Guinea confirms 3 dead from Ebola, first cases since 2016

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Guinea confirms 3 dead from Ebola, first cases since 2016,

By The Associated Press
CONAKRY, Guinea — Health officials in Guinea on Sunday confirmed that at least three people have died from Ebola there, the first cases declared since it was one of three West African nations to fight the world’s deadliest Ebola epidemic that ended five years ago.

An additional four people are confirmed with Ebola, according to a statement from the ministry of health. All seven positive cases attended the funeral of a nurse in Goueke on Feb. 1 and later showed Ebola symptoms including a fever, diarrhea, vomiting, said the ministry statement.

The government has declared an Ebola epidemic and started contact tracing and isolating suspected cases. It’s also sent an emergency team to support local teams in Goueke and has accelerated the procurement of Ebola vaccines from the World Health Organization.

“I confirm it’s Ebola. The results prove it,” Minister of Health Remy Lamah told The Associated Press by phone.

The patients were tested for Ebola after showing symptoms of hemorrhagic fever and those who came in contact with the sick are already in isolation, said officials.

Guinea’s announcement comes one week after eastern Congo confirmed it also had cases. The cases are not linked.

Health experts in Guinea say these latest cases could be a major setback for the impoverished nation, already battling COVID-19 and which is still recovering from the previous Ebola outbreak, which killed 2,500 in Guinea where it began. More than 11,300 people died in that outbreak which also hit the neighboring countries of Liberia and Sierra Leone between 2014 and 2016.

“The resurgence of Ebola is very concerning for what it could do for the people, the economy, the health infrastructure,” said Dr. Krutika Kuppalli, assistant professor of medicine for infectious diseases at the Medical University of South Carolina, who was the medical director of an Ebola treatment unit in Sierra Leone during the previous outbreak.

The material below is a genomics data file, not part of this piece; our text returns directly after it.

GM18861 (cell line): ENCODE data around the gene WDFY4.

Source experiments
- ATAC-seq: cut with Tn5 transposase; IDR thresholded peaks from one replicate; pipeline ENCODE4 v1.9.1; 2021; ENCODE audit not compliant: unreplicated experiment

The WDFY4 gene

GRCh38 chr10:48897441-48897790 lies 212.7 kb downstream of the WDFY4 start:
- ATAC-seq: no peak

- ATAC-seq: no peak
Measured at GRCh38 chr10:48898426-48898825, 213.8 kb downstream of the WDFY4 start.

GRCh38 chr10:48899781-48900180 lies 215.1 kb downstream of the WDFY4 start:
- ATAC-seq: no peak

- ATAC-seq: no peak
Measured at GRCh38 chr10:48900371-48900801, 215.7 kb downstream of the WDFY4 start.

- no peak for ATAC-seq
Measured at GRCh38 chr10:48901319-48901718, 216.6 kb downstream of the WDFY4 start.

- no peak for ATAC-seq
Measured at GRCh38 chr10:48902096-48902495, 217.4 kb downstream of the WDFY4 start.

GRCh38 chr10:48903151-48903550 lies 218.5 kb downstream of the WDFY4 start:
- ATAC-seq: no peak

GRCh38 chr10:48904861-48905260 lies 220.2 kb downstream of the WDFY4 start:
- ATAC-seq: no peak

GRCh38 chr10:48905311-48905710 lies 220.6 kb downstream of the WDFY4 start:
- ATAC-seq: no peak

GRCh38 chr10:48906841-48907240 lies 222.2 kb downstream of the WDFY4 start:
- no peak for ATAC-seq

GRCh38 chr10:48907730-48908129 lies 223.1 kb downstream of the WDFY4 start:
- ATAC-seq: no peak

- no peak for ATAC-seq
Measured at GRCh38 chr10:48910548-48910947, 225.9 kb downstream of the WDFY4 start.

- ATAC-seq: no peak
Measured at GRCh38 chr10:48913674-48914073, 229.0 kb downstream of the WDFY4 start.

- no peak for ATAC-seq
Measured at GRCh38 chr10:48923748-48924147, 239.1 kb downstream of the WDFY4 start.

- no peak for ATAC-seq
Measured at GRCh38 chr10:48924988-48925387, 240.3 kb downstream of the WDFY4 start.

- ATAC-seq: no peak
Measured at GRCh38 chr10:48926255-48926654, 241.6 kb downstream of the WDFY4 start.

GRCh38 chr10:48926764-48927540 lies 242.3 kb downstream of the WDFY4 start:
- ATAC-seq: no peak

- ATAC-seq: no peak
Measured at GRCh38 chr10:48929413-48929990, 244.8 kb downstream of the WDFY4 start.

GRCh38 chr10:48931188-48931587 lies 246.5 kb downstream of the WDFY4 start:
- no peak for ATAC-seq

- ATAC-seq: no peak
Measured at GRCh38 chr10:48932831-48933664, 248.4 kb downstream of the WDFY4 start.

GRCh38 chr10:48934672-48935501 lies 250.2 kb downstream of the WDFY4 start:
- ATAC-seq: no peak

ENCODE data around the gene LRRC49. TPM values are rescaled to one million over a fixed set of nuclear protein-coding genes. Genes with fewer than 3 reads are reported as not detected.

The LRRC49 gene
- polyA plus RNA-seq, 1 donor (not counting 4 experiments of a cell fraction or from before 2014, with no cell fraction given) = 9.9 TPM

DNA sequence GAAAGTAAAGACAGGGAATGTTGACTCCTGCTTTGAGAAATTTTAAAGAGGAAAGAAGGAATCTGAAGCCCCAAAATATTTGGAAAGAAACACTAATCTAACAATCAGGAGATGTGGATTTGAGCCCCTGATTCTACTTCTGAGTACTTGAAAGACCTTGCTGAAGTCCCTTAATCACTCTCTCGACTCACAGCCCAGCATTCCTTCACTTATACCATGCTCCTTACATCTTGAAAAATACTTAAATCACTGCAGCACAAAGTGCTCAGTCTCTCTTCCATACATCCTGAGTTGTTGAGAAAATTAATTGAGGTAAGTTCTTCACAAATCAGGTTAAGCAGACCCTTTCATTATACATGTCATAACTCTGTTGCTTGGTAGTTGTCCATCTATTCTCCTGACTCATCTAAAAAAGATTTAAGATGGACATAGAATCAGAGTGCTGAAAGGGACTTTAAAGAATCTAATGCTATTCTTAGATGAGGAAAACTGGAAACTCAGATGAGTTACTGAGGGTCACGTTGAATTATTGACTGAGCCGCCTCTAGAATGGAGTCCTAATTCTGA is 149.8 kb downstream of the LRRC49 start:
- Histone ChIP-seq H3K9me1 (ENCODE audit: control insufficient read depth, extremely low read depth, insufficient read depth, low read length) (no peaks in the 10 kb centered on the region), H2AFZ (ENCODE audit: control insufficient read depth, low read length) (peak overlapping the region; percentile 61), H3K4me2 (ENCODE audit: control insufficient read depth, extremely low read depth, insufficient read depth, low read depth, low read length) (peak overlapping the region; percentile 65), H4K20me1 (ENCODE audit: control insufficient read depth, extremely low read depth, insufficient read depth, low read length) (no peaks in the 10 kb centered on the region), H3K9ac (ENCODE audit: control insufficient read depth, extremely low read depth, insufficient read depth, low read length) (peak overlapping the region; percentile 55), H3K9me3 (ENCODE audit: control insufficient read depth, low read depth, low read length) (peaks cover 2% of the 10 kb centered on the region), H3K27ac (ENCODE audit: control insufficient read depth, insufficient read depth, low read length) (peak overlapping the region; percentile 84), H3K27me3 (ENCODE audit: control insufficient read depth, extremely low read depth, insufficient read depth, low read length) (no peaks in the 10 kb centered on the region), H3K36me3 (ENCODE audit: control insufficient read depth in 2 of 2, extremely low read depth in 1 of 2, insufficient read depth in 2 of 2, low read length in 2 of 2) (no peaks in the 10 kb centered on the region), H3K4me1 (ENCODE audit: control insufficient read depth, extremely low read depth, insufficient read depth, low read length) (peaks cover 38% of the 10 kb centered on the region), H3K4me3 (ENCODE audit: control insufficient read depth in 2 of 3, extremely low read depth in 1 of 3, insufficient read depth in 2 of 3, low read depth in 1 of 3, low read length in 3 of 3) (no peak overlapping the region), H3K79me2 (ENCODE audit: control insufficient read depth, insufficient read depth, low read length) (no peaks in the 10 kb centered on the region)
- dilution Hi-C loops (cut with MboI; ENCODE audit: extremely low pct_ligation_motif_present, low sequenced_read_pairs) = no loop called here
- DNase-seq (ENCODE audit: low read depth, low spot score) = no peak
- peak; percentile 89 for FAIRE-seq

“We’re still understanding the repercussions of the (last) outbreak on the population,” she said.

To contain the spread, the government and international health organizations must respond quickly and educate communities about what’s going on, said Kuppalli.

One reason the previous outbreak was so deadly was that the virus wasn’t detected quickly and local authorities and the international community were slow to act when cases first popped up in a rural part of Guinea.

The epidemic’s initial patient, an 18-month-old boy from a small village, was believed to have been infected by bats, but after the case was reported in December 2013, according to the U.S. Centers for Disease Control and Prevention, it was weeks before a medical alert was issued and by then the virus had already spread and it took years to end it.

The new cases announced Sunday are in the Nzerekore region, the same place where the previous one started.

After hearing the news, locals in the capital, said they worried the country wouldn’t be able to cope with another outbreak.

“The news about the Ebola outbreak in Guinea is worrying. We already have difficulties dealing with the coronavirus, now, the health system will be overwhelmed by two pandemics,” said Mamadou Kone, a Conakry resident.

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